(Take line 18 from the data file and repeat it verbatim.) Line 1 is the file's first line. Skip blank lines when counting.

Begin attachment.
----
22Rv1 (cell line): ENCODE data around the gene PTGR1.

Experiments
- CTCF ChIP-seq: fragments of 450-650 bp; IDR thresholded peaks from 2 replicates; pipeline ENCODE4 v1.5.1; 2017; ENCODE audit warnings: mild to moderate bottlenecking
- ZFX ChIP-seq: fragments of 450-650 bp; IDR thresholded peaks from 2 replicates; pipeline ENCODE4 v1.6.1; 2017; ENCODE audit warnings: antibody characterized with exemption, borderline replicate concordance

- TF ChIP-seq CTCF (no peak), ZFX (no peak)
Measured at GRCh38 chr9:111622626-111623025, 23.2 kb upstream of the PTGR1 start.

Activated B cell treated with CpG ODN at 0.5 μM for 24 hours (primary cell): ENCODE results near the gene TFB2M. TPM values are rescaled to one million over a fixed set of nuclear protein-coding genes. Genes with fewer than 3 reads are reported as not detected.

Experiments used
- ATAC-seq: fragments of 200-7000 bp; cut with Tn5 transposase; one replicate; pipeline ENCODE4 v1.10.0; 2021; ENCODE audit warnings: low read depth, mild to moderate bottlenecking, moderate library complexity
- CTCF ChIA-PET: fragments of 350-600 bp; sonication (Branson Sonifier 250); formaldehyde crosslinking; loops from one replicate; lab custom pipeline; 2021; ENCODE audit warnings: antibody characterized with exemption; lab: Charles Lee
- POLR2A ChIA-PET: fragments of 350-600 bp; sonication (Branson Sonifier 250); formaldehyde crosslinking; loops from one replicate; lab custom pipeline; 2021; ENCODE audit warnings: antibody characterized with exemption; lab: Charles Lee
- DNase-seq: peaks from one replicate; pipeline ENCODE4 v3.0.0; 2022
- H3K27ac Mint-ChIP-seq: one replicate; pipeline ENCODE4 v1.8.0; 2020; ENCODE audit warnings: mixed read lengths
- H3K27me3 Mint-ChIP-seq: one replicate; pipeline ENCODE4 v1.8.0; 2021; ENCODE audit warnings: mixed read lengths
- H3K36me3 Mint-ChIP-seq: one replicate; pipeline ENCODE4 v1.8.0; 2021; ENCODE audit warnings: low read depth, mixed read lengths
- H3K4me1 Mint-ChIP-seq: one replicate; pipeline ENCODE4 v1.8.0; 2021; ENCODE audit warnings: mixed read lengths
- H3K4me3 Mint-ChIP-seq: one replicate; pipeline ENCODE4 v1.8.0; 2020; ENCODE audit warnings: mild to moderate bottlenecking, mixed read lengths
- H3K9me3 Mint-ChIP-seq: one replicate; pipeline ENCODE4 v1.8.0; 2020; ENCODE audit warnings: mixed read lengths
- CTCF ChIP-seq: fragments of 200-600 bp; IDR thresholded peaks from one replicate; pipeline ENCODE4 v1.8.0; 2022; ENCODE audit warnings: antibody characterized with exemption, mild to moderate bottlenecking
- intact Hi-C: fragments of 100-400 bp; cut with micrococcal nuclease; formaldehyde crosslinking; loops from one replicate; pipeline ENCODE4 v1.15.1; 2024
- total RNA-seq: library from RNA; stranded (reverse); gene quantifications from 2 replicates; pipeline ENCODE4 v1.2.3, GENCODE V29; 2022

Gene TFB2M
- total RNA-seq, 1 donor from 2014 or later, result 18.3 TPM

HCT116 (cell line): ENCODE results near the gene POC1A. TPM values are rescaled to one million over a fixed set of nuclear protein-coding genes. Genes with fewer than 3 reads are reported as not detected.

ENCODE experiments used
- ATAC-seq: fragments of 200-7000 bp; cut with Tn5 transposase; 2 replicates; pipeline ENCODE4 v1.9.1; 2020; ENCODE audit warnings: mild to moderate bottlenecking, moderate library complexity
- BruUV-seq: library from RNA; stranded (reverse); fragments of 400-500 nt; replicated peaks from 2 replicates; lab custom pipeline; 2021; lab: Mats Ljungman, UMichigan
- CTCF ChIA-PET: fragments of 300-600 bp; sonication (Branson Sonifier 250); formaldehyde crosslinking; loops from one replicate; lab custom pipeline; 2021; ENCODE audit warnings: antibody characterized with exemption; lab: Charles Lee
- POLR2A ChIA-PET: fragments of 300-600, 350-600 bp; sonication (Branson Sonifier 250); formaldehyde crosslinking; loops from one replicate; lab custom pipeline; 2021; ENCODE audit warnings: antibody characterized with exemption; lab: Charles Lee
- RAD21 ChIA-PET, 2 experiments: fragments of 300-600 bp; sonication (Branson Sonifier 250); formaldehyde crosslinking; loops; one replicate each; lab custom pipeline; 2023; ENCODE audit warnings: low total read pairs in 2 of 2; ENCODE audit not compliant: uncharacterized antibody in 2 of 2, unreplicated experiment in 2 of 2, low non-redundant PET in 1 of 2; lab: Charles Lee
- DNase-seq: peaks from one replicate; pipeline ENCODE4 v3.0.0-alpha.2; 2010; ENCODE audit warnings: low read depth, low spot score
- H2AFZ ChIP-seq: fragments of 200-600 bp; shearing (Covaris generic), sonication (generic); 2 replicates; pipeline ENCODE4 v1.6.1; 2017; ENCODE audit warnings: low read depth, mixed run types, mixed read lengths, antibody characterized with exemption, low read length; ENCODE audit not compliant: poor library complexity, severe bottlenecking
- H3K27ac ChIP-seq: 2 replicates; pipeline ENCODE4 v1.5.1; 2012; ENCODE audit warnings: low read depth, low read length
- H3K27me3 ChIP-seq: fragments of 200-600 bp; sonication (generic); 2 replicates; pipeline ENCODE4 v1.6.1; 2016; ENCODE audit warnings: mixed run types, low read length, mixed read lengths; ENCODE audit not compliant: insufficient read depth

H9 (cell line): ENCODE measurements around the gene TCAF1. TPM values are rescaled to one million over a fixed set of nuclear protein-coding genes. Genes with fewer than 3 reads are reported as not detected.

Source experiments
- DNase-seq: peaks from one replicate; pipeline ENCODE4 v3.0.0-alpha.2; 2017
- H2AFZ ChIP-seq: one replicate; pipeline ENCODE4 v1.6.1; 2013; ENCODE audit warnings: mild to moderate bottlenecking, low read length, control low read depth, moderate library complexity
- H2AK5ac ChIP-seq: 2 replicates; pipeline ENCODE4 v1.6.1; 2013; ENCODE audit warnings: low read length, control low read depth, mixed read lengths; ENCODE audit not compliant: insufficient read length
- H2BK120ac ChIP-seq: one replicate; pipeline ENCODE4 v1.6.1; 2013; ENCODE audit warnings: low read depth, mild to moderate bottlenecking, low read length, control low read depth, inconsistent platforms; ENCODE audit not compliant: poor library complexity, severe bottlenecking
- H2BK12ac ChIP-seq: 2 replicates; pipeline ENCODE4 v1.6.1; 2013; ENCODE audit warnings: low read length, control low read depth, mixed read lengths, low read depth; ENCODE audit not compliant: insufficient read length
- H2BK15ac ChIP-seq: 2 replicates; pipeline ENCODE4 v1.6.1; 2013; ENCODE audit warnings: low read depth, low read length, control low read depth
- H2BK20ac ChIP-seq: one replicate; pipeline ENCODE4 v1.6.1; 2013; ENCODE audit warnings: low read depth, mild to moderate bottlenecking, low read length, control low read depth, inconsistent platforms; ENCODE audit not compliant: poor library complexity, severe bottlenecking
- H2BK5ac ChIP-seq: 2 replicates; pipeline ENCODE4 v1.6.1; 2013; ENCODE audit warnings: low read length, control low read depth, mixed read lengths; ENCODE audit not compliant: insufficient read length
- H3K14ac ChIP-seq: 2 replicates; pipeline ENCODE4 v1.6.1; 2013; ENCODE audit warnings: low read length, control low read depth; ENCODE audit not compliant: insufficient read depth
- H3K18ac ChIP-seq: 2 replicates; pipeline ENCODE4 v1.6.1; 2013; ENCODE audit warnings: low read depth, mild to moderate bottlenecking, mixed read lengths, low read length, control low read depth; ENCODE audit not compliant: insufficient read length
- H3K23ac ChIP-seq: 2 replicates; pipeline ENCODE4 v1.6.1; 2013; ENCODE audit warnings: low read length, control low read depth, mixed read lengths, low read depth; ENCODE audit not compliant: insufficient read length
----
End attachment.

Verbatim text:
- H3K9me3 Mint-ChIP-seq: one replicate; pipeline ENCODE4 v1.8.0; 2020; ENCODE audit warnings: mixed read lengths